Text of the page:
President of the United States Remarks at Gandhi Memorial Dedication (9/16/00)
                              THE WHITE HOUSE

                       Office of the Press Secretary

Immediate Release                       September 16, 2000

                         REMARKS BY THE PRESIDENT

                             Washington, D.C.

11:04 A.M. EDT

     Q    Mr. President, how would you describe the visit overall, of the
Indian Prime Minister?  What has this visit meant to Indo-U.S. relations?

     THE PRESIDENT:  Well, I think it's been a great success.  It sort of
rounds out our efforts to take a different turn in our relationships, to
deepen and broaden them.  As I have said many times, I am profoundly
grateful for the reception that I received from the Prime Minister, the
government and the people of India when I came with my daughter and my
mother in law a few months ago.

     I hope that this change in partnership goes beyond my service, into a
whole new era of partnership between India and the United States.

     You know, one thing I didn't mention a moment ago is that, in addition
to the government of India, Americans who are of Indian heritage also
contributed to this magnificent memorial.  There is probably no country
outside India that has been more enriched by Indians than the United
States.  So that's another reason and I think it's important we continue to
go forward together.

     Q    Mr. President, has Mahatma Gandhi made an influence on your life,
sir, in any way?

     THE PRESIDENT:  Well, when I was a boy, actually, I was a profound
admirer of Martin Luther King, and I began to read all his writings.  And
when I read that he was so influenced by Gandhi, then I began to read about
Gandhi.  I was, I don't know, 17, 18 or something like that.

     Q    Mr. President, since you talked about the Indian contribution --
about immigration, H1b visas, does your administration want to do something

     THE PRESIDENT:  Let me say this, the number of H1b visas will be
increased in this Congress, I believe.  I'll be quite surprised if it
isn't.  The issue is how much will it be increased by and can we use the
occasion of increasing the quotas to get some more funds from the companies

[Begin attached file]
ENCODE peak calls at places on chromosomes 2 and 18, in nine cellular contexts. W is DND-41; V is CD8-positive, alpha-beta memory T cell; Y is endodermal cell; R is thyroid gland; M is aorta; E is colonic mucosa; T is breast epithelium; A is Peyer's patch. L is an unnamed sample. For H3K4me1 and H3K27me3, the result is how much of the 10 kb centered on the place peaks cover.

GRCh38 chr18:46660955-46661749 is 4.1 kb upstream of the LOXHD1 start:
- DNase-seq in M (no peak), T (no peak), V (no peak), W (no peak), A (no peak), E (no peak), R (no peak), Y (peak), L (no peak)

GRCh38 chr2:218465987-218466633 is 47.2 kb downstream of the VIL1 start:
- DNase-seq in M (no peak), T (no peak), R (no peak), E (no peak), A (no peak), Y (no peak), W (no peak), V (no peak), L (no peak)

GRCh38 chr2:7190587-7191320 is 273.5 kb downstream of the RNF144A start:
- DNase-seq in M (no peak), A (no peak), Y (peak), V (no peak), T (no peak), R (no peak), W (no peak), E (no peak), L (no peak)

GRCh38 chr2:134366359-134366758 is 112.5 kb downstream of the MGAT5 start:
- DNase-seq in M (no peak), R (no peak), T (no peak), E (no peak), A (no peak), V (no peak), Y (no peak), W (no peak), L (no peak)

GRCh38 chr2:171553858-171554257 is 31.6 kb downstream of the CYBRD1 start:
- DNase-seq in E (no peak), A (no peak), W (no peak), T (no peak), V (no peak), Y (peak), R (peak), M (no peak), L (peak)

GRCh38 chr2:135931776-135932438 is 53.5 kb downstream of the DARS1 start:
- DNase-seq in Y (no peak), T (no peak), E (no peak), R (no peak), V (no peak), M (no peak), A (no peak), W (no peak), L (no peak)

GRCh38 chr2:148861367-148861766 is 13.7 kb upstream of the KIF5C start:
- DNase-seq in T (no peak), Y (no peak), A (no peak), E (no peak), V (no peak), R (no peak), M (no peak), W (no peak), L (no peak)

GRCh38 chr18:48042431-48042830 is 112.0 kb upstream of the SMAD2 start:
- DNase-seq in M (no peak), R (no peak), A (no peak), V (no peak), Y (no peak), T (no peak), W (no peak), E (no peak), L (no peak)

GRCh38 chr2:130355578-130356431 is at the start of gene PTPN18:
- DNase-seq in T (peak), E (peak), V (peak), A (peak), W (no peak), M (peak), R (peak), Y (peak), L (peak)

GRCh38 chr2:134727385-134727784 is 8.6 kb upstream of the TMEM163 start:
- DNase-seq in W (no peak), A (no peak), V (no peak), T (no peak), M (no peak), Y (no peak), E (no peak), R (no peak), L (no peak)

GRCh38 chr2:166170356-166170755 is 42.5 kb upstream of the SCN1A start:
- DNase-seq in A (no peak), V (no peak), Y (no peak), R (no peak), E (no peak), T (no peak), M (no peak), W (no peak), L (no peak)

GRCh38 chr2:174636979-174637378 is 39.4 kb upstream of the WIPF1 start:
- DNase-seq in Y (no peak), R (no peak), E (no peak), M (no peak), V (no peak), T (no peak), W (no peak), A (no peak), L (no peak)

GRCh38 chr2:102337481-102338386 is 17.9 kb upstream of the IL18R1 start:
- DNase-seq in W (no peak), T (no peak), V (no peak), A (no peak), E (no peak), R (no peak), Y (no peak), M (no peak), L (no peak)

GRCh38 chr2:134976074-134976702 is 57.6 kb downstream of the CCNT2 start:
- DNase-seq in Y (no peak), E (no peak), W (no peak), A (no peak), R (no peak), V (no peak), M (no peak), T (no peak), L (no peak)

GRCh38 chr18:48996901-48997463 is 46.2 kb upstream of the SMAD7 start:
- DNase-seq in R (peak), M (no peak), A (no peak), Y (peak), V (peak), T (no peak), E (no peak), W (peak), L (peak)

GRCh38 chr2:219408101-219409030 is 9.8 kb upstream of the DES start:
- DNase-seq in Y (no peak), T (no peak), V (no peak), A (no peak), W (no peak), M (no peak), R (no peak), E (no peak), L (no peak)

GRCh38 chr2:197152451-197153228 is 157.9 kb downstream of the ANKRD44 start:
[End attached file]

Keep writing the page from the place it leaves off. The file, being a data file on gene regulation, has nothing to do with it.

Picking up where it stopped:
that are hiring people for the training of our own people, who could also
do these jobs -- the people who are already here -- if they had training.
So there's no question that we're going to increase the visas.

     Q    Mr. President, the fact is you said you're very excited, it was a
very positive visit.  In concrete terms, where do you see the alliance
going now?  Where in concrete terms do you see India and the United States
as natural allies going ahead?

     THE PRESIDENT:  Well, I hope in the years ahead we'll be better
economic partners, better political partners.  I hope we'll work together
through the United Nations and other international forums.  I hope we'll
both be able to help to turn back what could otherwise be a dangerous tide
of proliferation of dangerous weapons -- not just nuclear warheads on
missiles, either -- chemical weapons, biological weapons.  I hope we'll be
able to turn that back.

     And I hope some day that there will be some constructive role we could
play as a partner in working with India and others to bring peace on the

     Q    Will you be a strategic ally?  Will we be a strategic ally?

     THE PRESIDENT:  We've done enough talking today.  (Laughter.)  If you
want to ask the Prime Minister a question -- (laughter.)

     Q    Mr. President, do you see yourself going back to India after

     THE PRESIDENT:  Absolutely.  Absolutely.  I hope I'll be able to go
back to India for the rest of my life -- I don't mean permanently, but I
mean to keep going back, always.

                             END               11:09 A.M. EDT

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